Posts Tagged ‘strivers’

Labour needs to remember how to make an argument

10/01/2013, 07:00:47 AM

by Peter Watt

So, after five hours of heated debate the government got its way and parliament voted to limit annual increases in working-age benefits to 1%, for the next three years.

Only a handful of Lib Dems rebelled.  But put aside the rights and wrongs of the argument for the moment.  Just consider the arguments used in the first big political battle of the second half of this parliament.

To be effective an argument has to be heard, resonate, be noticed and be believable.  It critically has to be understood.   I spent much of Monday and Tuesday listening to party spokespeople making their arguments in advance of and in the aftermath of the welfare vote.  I was struck by just how hard it was for Labour to get to the point and to make their argument.  The government spokespeople on the other hand seemed to get to the point quickly.  I wonder if this is why?  When you go to the respective websites and try to get a distillation of the arguments you find:

Government argument:

“Today Labour are voting to increase benefits by more than workers’ wages.  Conservatives: standing up for hardworking people.”

Labour argument:

“Labour will today challenge the government to back its plan for a compulsory jobs guarantee for the long term unemployed as new figures from the IFS show 7 million working people will be hit by the government’s ‘strivers tax’. The new report from the IFS shows that 7 million working families will lose out under the government’s real terms cuts to tax credits and other benefits. It follows Children’s Society research which shows that a second lieutenant will lose £552 a year, a nurse could lose £424 a year and a primary school teacher could lose £424 a year.  Labour will oppose the bill and call for the government to bring in a compulsory jobs guarantee, which would give people out of work for 24 months or more a job which they would have to take up or lose their benefits.”

Remember, put aside the merits of the respective arguments, and judge them on their effectiveness.


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Forget strivers vs skivers, it’s the uncosted spending that will hurt Labour on welfare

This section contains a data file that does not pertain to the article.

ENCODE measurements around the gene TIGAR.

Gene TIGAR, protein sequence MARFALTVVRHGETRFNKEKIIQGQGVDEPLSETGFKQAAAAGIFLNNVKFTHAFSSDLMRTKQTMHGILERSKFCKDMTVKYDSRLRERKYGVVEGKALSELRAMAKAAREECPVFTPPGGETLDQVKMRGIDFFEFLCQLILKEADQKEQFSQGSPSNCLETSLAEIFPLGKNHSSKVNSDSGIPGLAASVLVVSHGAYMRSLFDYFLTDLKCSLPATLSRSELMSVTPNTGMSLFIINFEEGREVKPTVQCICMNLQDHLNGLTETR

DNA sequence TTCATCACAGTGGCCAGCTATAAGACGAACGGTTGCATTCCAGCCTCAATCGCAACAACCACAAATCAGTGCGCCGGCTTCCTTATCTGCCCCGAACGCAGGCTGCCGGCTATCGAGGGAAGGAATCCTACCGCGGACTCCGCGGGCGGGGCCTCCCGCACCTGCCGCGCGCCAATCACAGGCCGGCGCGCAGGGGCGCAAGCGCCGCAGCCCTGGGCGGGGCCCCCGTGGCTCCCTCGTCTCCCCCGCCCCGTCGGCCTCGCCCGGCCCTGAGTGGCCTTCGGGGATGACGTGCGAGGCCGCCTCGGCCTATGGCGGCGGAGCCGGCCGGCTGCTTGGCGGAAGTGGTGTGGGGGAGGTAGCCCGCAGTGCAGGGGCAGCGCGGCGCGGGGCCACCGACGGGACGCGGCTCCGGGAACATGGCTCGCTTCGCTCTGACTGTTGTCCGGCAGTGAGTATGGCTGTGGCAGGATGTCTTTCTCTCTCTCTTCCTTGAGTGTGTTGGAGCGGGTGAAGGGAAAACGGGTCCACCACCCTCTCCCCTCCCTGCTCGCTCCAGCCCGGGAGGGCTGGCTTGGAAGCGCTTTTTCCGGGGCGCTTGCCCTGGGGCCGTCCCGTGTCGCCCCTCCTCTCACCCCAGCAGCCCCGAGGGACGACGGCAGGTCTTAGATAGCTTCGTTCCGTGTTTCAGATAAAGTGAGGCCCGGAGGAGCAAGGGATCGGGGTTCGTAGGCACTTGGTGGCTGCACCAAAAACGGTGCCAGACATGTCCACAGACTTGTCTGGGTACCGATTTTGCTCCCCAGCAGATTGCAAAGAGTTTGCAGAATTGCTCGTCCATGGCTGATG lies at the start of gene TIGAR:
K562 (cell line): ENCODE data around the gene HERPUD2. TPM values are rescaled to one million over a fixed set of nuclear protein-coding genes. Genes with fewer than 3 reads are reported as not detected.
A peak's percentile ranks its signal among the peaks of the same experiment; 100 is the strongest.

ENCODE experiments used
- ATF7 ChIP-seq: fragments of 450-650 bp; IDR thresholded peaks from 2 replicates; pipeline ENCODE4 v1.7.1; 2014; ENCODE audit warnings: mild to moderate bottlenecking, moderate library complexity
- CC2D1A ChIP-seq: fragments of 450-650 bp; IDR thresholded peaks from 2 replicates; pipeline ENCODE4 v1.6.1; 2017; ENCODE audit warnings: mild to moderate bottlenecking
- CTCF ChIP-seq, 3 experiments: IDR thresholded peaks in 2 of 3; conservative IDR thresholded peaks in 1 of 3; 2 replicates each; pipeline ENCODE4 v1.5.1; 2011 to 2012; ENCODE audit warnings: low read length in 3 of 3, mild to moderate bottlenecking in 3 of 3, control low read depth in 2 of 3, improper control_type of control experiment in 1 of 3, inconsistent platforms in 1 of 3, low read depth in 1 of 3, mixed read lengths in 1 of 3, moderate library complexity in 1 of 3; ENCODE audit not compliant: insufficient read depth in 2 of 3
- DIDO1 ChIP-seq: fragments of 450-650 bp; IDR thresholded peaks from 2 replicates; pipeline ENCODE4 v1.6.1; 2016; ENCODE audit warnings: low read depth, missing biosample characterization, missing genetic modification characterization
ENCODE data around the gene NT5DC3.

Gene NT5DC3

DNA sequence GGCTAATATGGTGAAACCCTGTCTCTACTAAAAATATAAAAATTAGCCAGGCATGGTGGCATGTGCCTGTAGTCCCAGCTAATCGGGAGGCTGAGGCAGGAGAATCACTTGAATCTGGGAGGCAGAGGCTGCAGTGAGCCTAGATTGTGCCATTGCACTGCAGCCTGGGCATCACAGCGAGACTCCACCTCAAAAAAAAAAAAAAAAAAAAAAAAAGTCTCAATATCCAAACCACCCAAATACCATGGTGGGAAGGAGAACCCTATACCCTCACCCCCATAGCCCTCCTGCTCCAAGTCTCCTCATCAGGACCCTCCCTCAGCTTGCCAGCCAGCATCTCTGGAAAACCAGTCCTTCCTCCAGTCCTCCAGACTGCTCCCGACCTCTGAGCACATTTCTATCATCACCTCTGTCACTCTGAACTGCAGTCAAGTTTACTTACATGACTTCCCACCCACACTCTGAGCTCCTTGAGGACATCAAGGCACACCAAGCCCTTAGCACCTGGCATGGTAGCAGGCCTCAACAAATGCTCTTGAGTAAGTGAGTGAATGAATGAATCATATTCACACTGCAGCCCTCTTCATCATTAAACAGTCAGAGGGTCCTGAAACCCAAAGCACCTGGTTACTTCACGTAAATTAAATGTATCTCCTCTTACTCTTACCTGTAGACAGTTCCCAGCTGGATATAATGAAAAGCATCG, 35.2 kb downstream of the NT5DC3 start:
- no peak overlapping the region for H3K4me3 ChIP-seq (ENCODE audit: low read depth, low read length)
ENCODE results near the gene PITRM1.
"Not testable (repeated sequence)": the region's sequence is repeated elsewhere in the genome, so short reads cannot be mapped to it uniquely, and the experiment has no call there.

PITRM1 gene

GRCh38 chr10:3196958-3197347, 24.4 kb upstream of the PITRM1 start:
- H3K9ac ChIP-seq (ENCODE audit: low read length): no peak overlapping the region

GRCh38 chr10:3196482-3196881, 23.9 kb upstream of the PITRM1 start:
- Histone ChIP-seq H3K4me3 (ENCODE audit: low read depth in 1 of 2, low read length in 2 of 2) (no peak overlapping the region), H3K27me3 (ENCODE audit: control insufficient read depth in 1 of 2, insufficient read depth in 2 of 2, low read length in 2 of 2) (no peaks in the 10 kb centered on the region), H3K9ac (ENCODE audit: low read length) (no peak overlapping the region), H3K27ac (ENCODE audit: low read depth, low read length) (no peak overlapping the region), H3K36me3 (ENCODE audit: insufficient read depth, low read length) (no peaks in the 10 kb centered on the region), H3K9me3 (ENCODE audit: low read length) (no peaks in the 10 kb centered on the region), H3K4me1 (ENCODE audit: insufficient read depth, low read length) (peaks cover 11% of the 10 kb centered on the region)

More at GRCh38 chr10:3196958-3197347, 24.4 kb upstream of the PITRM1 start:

09/01/2013, 07:00:51 AM

by Atul Hatwal

Yesterday Labour voted against the welfare uprating bill after a debate in the House of Commons dominated by the four horseman of the welfare apocalypse, “scrounger,” “shirker,” “striver” and “skiver.”

These are highly charged, emotive terms, laden with implicit meaning. The focus of the debate in the run up to the vote has been on the values inherent in these words. The Tories are slapping a tax on strivers. No, Labour wants to sign a blank cheque for scroungers. Back and forth it has raged.

But amidst the sound and light about who was actually on the side of the hard working majority, the real impact on voter perceptions, and damage to Labour, has received comparatively little attention. Only yesterday, as the Tories rowed back from the sharper exigencies of their scrounger rhetoric did they alight on the most pointed attack on Labour.

Voters were already pretty clear that Labour will by and large try to protect benefits for the less well-off while the Tories are tougher on cheats. The values debate will not have altered this perception, except maybe to entrench it for both sides: the Tories cut with too much relish and Labour is more likely to fall for a hard luck story.

The one incontrovertible fact of Labour’s vote against the welfare uprating bill is that the party has now backed higher spending on benefits than the government.